Kenny Wayne Shepherd, 1995
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Elliot Easton from the Cars, 1996
Wayne Kramer from the MC5, 2004
Bob Rock, 1992
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Roy Buchanan, 1988
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Jason Bonham, 1989
Tom Johnston of the Doobie Brothers, 1991
Joey Spampinato of NRBQ, 1985
Patterson Hood of the Drive-By Truckers, 2003
Andy Powell of Wishbone Ash, 2003
Steve Kilbey of the Church, 1990
Johnette Napolitano of Concrete Blonde, 1990
Dan McCafferty of Nazareth, 1984
Davy Knowles of Back Door Slam, 2007
Jimmy Barnes from Cold Chisel, 1986
Steve Stevens of Atomic Playboys, 1989
Billy Idol, 1984
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Warren Haynes of Gov’t Mule, 1998
John Bell of Widespread Panic, 1992
Robben Ford, 1993
Barry Hay of Golden Earring, 1984
Jason Isbell, 2007
Joe Satriani, 1990
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John Sykes of Blue Murder, 1989
Dave Mustaine of Megadeth, 1998
Alice Cooper, 1986
Lars Ulrich of Metallica, 1985
Shannon Hoon of Blind Melon, 1992
Myles Goodwyn of April Wine, 2001
John Mellencamp, 1999
Mike Campbell of Tom Petty & the Heartbreakers, 1999
Kenny Aronoff, 1999
Jon Bon Jovi, 1986
Dickey Betts of the Allman Brothers, 1992
Little Steven, 1987
Stevie Salas, 1990
J.J. Cale, 2009
Joe Bonamassa, 2011
John Petrucci of Dream Theater, 2010
Alex Van Halen, 1995
Eric Johnson, 2001
Stu Hamm, 1991
Gene Simmons of Kiss, 1992
Ace Frehley from Kiss, 2008
David Lee Roth, 1994
Allan Holdsworth, 1983
John Mayall of the Bluesbreakers, 1988
Tony Iommi of Heaven and Hell, 2007
Flea of the Red Hot Chili Peppers, 1996
Geoff Tate of Queensryche, 1991
James Hetfield of Metallica, 1986
Stevie Ray Vaughan, 1990
Rick Richards of the Georgia Satellites, 1988
Andy McCoy and Sam Yaffa of Hanoi Rocks, 1984
Steve Morse, 1991
Slash of Guns N’ Roses, 1994
Brian May from Queen, 1993
Dickey Betts of the Allman Brothers, 1991
Jake E. Lee of Badlands, 1992
Rickey Medlocke of Lynyrd Skynyrd, 1997
John Fogerty, 1997
Joe Perry of Aerosmith, 1987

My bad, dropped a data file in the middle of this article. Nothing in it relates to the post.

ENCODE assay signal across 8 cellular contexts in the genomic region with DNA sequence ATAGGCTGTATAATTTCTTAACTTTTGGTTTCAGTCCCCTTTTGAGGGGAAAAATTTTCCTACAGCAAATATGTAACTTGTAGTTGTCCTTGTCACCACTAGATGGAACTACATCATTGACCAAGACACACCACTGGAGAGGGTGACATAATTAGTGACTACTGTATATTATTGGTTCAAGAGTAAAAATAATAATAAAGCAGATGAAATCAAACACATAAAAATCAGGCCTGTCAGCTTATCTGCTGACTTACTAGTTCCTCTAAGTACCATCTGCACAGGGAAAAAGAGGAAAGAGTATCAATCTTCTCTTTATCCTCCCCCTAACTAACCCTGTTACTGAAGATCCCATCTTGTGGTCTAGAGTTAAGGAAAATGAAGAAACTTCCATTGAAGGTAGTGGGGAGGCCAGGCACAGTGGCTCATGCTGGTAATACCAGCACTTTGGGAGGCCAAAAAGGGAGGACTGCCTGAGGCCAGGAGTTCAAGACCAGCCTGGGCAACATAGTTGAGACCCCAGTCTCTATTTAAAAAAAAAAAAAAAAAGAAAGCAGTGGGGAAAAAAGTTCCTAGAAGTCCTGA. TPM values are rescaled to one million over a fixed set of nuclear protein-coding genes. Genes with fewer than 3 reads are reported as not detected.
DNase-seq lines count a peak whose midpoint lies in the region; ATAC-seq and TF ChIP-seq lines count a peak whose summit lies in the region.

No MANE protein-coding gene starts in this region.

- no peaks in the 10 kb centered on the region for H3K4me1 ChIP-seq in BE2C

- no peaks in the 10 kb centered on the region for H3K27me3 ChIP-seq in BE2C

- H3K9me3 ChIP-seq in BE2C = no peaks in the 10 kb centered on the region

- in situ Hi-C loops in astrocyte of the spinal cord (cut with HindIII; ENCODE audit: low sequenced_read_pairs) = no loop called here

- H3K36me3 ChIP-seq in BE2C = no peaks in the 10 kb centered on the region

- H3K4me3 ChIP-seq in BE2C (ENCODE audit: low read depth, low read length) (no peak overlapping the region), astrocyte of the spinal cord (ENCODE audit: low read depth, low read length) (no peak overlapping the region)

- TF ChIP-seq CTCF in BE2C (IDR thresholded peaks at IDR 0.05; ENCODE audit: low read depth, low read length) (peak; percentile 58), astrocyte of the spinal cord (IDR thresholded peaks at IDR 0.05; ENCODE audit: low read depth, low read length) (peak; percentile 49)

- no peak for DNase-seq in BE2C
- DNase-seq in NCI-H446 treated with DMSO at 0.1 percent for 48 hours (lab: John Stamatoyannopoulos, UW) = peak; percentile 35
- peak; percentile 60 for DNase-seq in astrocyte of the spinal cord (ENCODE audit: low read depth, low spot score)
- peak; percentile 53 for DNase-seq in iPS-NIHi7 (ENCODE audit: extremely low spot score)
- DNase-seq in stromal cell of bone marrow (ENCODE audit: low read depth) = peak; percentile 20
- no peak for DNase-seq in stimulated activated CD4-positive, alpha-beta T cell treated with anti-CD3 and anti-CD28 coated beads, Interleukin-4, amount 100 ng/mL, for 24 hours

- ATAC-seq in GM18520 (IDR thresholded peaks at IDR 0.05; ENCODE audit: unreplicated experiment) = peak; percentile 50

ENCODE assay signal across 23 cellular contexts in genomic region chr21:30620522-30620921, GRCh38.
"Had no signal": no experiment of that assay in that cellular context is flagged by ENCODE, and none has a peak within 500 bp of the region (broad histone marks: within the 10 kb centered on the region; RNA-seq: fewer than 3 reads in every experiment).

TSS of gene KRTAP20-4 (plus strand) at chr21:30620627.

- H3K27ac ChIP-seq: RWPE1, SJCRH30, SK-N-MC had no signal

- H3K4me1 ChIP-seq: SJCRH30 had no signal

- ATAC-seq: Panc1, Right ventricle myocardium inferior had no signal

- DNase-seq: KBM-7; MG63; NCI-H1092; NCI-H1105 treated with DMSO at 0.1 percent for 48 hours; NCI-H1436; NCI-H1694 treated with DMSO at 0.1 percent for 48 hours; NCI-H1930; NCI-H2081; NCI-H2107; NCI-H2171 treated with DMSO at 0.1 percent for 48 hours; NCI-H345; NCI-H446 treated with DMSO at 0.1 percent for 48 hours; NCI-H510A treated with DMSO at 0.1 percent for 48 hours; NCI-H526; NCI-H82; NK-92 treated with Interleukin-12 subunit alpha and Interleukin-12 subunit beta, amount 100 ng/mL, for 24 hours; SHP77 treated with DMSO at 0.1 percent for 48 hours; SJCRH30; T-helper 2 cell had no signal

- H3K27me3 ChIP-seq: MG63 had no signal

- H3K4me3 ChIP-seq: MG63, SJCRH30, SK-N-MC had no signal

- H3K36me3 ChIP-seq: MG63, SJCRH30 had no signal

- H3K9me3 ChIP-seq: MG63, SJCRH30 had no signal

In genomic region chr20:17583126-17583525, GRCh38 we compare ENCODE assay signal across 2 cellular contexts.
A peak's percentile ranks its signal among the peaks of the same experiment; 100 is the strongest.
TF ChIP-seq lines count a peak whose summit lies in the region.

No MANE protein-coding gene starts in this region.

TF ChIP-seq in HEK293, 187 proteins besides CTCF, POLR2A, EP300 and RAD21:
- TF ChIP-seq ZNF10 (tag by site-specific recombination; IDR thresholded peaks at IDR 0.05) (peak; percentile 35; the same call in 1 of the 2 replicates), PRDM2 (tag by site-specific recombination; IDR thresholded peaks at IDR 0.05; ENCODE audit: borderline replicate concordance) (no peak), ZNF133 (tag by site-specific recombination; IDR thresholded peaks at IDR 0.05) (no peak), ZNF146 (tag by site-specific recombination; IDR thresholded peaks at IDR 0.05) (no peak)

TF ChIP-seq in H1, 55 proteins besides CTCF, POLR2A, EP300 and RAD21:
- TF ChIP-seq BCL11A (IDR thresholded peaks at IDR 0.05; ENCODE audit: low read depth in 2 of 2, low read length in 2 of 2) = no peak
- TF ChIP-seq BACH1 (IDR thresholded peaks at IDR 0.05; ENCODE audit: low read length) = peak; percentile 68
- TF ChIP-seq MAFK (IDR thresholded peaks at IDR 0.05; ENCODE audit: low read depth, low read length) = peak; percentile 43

Rick Derringer, 1999
Robin Trower, 1990
Billy Gibbons of ZZ Top, 1994
Mick Ronson, 1988
Geddy Lee of Rush, 2002
Buck Dharma of Blue Oyster Cult, 1997
Michael Schenker, 1992
Vince Neil of Motley Crue, 1991
Vinnie Paul of Pantera, 1992
Joan Jett, 1992
Steve Harris of Iron Maiden, 1988
Sebastian Bach of Skid Row, 1989
Rob Halford of Judas Priest, 1984
Bill Henderson of Chilliwack, 1999
Paul Rodgers, 1997
R.L. Burnside, 1999
Guthrie Govan of the Aristocrats, 2015
Mick Mars of Mötley Crüe, 1985
Carlos Santana, 2011
Walter Trout, 2003
Rudy Sarzo of Quiet Riot, 1983
Tommy Aldridge, 2001
Donald “Duck” Dunn, 1985
Mark Farner of Grand Funk, 1991
Chris Robinson of Black Crowes, 1990
Jennifer Batten, 2002
Mike Fraser, 2014
Leo Kottke, 2002
Lemmy Kilmister of Motorhead, 2002
David Gogo, 1991
Booker T. Jones, 2016
Link Wray, 1997
James Reyne from Australian Crawl, 1988
Mike Rutherford of Genesis, 1983
Buddy Guy, 1991
Country Dick Montana of the Beat Farmers, 1990
Mike Cooley of the Drive-By Truckers, 2016
Gary Rossington of Lynyrd Skynyrd, 1986
Lindsay Mitchell of Prism, 1988
Buddy Miles, 2001
Eddie Money, 1988
Tom Hamilton of Aerosmith, 1983
Gaye Delorme, 1990
Dave Murray of Iron Maiden, 1984
Graham Bonnet of Alcatrazz, 1984
Mick Fleetwood of Fleetwood Mac, 2016
Doc Neeson of Angel City, 1985
Rik Emmett of Triumph, 1985
Sonny Landreth, 2016
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Leslie West of Mountain, 2002
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Tal Wilkenfeld, 2016
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Ann Wilson of Heart, 1985
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…with hundreds more to come